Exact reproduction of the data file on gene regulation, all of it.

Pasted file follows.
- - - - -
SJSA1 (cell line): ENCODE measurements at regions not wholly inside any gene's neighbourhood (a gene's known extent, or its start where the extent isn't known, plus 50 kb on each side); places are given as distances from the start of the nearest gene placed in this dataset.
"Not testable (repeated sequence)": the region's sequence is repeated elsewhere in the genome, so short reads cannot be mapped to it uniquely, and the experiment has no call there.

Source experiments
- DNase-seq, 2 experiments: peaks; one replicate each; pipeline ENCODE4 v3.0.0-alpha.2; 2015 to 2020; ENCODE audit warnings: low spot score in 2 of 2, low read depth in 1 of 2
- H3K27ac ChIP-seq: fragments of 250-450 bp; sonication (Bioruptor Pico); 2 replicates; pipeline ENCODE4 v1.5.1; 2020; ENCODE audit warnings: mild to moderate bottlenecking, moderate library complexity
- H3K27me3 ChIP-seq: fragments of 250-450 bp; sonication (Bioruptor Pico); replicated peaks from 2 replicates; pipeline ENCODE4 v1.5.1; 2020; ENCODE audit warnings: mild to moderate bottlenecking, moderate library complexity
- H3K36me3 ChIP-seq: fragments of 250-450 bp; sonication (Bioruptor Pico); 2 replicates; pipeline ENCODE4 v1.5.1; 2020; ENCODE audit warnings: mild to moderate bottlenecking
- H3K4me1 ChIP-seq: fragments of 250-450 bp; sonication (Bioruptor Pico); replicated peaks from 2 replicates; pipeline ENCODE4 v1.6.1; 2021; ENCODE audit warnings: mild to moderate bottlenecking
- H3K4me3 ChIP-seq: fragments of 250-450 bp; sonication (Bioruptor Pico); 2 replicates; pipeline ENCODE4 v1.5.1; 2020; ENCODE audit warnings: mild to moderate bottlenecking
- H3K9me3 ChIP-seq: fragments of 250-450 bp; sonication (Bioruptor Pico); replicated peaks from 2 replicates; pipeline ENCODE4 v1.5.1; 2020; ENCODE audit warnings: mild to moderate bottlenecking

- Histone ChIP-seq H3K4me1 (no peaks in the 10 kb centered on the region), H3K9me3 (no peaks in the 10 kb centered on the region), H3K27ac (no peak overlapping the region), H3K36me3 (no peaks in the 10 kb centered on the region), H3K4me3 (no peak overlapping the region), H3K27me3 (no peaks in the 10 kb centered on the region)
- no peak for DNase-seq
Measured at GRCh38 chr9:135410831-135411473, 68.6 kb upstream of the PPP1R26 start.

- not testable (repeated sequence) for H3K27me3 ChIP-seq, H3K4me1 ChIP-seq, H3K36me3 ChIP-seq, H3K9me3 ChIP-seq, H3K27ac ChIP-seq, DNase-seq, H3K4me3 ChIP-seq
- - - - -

SJSA1 (cell line): ENCODE measurements at regions not wholly inside any gene's neighbourhood (a gene's known extent, or its start where the extent isn't known, plus 50 kb on each side); places are given as distances from the start of the nearest gene placed in this dataset.
"Not testable (repeated sequence)": the region's sequence is repeated elsewhere in the genome, so short reads cannot be mapped to it uniquely, and the experiment has no call there.

Source experiments
- DNase-seq, 2 experiments: peaks; one replicate each; pipeline ENCODE4 v3.0.0-alpha.2; 2015 to 2020; ENCODE audit warnings: low spot score in 2 of 2, low read depth in 1 of 2
- H3K27ac ChIP-seq: fragments of 250-450 bp; sonication (Bioruptor Pico); 2 replicates; pipeline ENCODE4 v1.5.1; 2020; ENCODE audit warnings: mild to moderate bottlenecking, moderate library complexity
- H3K27me3 ChIP-seq: fragments of 250-450 bp; sonication (Bioruptor Pico); replicated peaks from 2 replicates; pipeline ENCODE4 v1.5.1; 2020; ENCODE audit warnings: mild to moderate bottlenecking, moderate library complexity
- H3K36me3 ChIP-seq: fragments of 250-450 bp; sonication (Bioruptor Pico); 2 replicates; pipeline ENCODE4 v1.5.1; 2020; ENCODE audit warnings: mild to moderate bottlenecking
- H3K4me1 ChIP-seq: fragments of 250-450 bp; sonication (Bioruptor Pico); replicated peaks from 2 replicates; pipeline ENCODE4 v1.6.1; 2021; ENCODE audit warnings: mild to moderate bottlenecking
- H3K4me3 ChIP-seq: fragments of 250-450 bp; sonication (Bioruptor Pico); 2 replicates; pipeline ENCODE4 v1.5.1; 2020; ENCODE audit warnings: mild to moderate bottlenecking
- H3K9me3 ChIP-seq: fragments of 250-450 bp; sonication (Bioruptor Pico); replicated peaks from 2 replicates; pipeline ENCODE4 v1.5.1; 2020; ENCODE audit warnings: mild to moderate bottlenecking

- Histone ChIP-seq H3K4me1 (no peaks in the 10 kb centered on the region), H3K9me3 (no peaks in the 10 kb centered on the region), H3K27ac (no peak overlapping the region), H3K36me3 (no peaks in the 10 kb centered on the region), H3K4me3 (no peak overlapping the region), H3K27me3 (no peaks in the 10 kb centered on the region)
- no peak for DNase-seq
Measured at GRCh38 chr9:135410831-135411473, 68.6 kb upstream of the PPP1R26 start.

- not testable (repeated sequence) for H3K27me3 ChIP-seq, H3K4me1 ChIP-seq, H3K36me3 ChIP-seq, H3K9me3 ChIP-seq, H3K27ac ChIP-seq, DNase-seq, H3K4me3 ChIP-seq